- King’s College, a Christian liberal arts college in New York City, has only raised about $500,000 of the $2.6 million it says it needs to stave off closure.
- The institution, known as a conservative hub, has been publicly pleading with alumni and donors the last few months for funds to help it survive past this academic year.
- King’s College officials have attributed the institution’s financial distress to its sluggish post-pandemic recovery, as well as generally poor economic conditions and rising interest rates. A King’s College spokesperson did not respond to a request for comment Monday on the most up-to-date fundraising goals.
King’s College has shed many of its students in recent years. It enrolled more than 600 prior to the pandemic, but fell to 384 undergraduate students in fall 2021, according to the most recently available federal data.
The enrollment decline seemed to clinch its closure. But the college found financial salvation, at least temporarily, after billionaire Peter Chung provided a $2 million, interest-free loan to get it through the spring 2023 semester.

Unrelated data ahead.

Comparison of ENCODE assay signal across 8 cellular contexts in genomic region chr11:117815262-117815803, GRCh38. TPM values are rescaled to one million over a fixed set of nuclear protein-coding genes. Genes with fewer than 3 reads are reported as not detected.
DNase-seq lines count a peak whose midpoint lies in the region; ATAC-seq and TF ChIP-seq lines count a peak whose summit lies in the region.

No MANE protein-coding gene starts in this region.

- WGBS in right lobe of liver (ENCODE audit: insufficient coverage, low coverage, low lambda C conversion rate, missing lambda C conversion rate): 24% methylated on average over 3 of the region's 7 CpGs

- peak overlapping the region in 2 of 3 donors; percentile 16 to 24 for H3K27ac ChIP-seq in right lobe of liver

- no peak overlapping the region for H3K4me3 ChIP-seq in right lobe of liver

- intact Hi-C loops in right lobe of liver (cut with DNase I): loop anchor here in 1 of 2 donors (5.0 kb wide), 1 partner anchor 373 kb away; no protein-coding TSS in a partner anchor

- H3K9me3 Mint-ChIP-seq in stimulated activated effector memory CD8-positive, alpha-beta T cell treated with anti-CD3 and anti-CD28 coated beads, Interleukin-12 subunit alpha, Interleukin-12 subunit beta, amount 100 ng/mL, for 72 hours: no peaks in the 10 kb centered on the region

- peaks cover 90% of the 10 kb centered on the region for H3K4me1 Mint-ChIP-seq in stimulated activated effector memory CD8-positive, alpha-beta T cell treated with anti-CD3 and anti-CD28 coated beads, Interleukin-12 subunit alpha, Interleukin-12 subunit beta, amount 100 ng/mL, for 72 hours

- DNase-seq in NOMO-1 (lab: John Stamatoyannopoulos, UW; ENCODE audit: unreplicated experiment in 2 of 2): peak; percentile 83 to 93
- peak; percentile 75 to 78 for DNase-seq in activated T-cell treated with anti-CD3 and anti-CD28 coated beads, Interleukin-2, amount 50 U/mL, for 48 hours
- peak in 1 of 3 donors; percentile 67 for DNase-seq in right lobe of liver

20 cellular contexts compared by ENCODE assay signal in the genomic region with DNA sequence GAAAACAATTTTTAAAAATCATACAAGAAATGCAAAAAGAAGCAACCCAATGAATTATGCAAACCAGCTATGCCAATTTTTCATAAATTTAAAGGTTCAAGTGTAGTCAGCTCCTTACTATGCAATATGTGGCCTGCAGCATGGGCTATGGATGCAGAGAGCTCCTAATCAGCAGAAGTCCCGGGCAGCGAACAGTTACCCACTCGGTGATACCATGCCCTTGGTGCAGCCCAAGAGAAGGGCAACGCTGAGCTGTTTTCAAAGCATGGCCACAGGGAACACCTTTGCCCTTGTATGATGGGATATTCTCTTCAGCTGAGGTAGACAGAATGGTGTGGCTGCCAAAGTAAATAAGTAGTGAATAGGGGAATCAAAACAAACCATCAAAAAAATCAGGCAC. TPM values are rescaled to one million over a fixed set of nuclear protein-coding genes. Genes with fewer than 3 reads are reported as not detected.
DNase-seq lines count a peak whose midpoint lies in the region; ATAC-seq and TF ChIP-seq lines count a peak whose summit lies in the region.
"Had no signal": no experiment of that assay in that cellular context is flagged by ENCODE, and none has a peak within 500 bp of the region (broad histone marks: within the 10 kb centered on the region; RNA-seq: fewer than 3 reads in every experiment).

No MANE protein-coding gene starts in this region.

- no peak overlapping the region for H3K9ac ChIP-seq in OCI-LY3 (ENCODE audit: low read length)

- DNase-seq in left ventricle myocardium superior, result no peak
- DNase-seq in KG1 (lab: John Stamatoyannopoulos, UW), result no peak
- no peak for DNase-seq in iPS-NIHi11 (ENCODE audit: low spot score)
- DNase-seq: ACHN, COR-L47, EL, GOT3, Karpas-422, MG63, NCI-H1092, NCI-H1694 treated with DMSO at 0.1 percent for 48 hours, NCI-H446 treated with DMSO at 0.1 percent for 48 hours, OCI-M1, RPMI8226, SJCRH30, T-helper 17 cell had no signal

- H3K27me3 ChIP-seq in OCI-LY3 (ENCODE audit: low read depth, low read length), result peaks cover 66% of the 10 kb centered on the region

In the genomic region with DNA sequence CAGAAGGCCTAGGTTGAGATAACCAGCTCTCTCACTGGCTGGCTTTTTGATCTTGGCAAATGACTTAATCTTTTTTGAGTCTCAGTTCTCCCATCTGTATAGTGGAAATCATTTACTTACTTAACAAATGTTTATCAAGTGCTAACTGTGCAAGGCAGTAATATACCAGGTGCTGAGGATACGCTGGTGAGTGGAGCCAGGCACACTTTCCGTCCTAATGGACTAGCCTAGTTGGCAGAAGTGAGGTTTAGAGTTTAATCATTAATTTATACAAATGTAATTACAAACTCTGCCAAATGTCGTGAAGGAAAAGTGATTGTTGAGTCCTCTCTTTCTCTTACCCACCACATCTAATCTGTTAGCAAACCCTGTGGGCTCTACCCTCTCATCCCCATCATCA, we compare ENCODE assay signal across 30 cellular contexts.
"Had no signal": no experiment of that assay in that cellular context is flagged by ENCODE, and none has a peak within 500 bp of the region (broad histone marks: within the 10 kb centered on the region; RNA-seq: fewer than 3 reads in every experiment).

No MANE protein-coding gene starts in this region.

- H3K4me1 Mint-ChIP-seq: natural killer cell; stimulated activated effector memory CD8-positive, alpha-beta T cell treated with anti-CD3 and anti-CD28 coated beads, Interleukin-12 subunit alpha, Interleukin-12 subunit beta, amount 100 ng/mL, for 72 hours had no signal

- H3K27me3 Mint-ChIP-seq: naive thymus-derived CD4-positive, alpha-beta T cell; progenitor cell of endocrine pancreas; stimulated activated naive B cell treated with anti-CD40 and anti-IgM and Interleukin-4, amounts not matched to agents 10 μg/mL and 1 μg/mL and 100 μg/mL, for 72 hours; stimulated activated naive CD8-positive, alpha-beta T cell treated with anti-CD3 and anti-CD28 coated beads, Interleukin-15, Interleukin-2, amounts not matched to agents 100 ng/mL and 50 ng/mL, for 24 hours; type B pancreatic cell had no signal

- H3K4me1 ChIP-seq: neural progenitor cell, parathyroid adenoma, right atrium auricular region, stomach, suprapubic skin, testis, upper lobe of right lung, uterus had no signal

Chung is chief executive of the Canadian-based Primacorp Ventures Inc., which King’s College hired to start an array of online programming. Critics say the partnership with Primacorp contributed to the college’s decline and that the online programs were too ambitious to launch successfully.
The $2 million loan for the college has been described as bridge funding. The college has not listed a deadline for its fundraiser.